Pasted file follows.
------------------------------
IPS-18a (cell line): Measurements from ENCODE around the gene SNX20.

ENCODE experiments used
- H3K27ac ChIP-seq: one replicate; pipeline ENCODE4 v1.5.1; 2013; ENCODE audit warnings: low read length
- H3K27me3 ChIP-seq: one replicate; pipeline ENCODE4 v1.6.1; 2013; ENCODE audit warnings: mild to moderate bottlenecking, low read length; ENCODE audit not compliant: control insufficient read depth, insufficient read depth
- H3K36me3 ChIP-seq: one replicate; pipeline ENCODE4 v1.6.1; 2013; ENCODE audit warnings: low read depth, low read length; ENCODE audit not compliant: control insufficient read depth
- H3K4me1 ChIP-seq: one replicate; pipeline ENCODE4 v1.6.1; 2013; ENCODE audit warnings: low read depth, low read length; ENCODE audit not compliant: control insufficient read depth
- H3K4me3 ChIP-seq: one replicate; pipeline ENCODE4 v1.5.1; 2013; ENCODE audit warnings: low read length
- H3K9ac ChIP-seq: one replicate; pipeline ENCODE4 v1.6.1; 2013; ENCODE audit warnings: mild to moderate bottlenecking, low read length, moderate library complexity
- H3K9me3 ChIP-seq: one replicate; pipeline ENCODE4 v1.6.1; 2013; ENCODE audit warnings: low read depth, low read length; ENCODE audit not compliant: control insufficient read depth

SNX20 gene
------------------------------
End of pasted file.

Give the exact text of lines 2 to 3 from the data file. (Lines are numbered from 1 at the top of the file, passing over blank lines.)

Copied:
ENCODE experiments used
- H3K27ac ChIP-seq: one replicate; pipeline ENCODE4 v1.5.1; 2013; ENCODE audit warnings: low read length